Pensions will consume the Measure O tax increase by 2023. Any earnest candidate should demand city staff forecast the anticipated CalPERS increases objectively. Provide the Council with the necessary information to make financial decisions.
Voting By Districts In The 2020 City Council Election
The 2020 City Council election will culminate the switch from electing Councilmembers at-large to voting by districts—a process that began in 2018. The first round of district elections gave us inexperienced new Councilmembers to lead the city.
This election, voters will select Councilmembers in Districts 2, 3 and 7. Voters elected Christy Weir and Cheryl Heitmann as Councilmembers at-large, but they will now compete in Districts 2 and 7, respectively, if they choose to run again. District 3 will be an open seat as Councilmember Matt LaVere vacates his role to run for County Supervisor.
The city experienced growing problems with district governance when the demands about traffic, housing, crime and services of the districts do not mesh with the other districts’ views.
The 2018 City Council election was the costliest in the city’s history. The candidates raised a record amount of money.
A lot of that campaign money came from Political Action Committees (PACs). In 2018, the three largest PACs—Chamber of Commerce, Fire and Police—contributed $79,717 to candidates. Those PACs consider it money well spent if it buys them access to the elected candidates.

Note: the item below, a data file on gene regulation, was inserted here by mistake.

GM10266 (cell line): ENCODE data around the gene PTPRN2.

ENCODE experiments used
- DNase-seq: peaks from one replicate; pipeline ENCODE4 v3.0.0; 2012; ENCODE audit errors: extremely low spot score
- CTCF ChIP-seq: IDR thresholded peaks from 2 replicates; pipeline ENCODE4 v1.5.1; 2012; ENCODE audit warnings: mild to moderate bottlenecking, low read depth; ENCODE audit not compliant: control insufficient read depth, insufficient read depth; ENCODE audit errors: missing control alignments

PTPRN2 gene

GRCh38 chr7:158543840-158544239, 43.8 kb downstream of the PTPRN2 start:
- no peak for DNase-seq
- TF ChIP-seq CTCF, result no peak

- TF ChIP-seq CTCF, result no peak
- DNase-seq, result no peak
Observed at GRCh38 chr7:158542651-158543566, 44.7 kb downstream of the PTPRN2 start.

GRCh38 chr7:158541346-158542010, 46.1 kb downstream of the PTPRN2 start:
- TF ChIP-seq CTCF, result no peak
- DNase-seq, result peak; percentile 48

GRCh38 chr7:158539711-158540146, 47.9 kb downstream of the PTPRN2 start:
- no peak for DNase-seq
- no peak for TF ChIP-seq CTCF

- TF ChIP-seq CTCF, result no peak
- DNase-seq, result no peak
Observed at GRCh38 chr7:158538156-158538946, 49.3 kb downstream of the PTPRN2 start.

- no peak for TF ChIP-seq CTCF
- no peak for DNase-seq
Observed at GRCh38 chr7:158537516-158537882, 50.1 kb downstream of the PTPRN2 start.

Voters should note the influence the PACs have over the 2020 City Council election. Pay attention to who contributes to the candidates, and what those PACs ask in return for their support.
Growth As An Issue In The 2020 City Council election
Growth means different things to different people. It’s inescapable that Ventura needs to grow. Everyone agrees that we need affordable housing.
This year’s candidates need to acknowledge that growth and water availability are inseparable. They also need to recognize the opposition to more houses (the NIMBYs) by some in the community. Forward progress on growth means accommodating, integrating and compromise.
Every candidate must have some ideas on growth as part of his or her platform.
Many complex issues face Ventura. All 2020 City Council election candidates need to be aware of the problems and have a plan to address them. We can’t rely on the candidates alone to be knowledgeable. It’s each person’s responsibility to be aware of the challenges before us. It’s equally important that each voter be confident that the candidates understand them. Only then do our elected officials represent us.
Keep these points in mind as you go to the polls in November.
Make Certain All Councilmembers Can Address These Issues Adequately.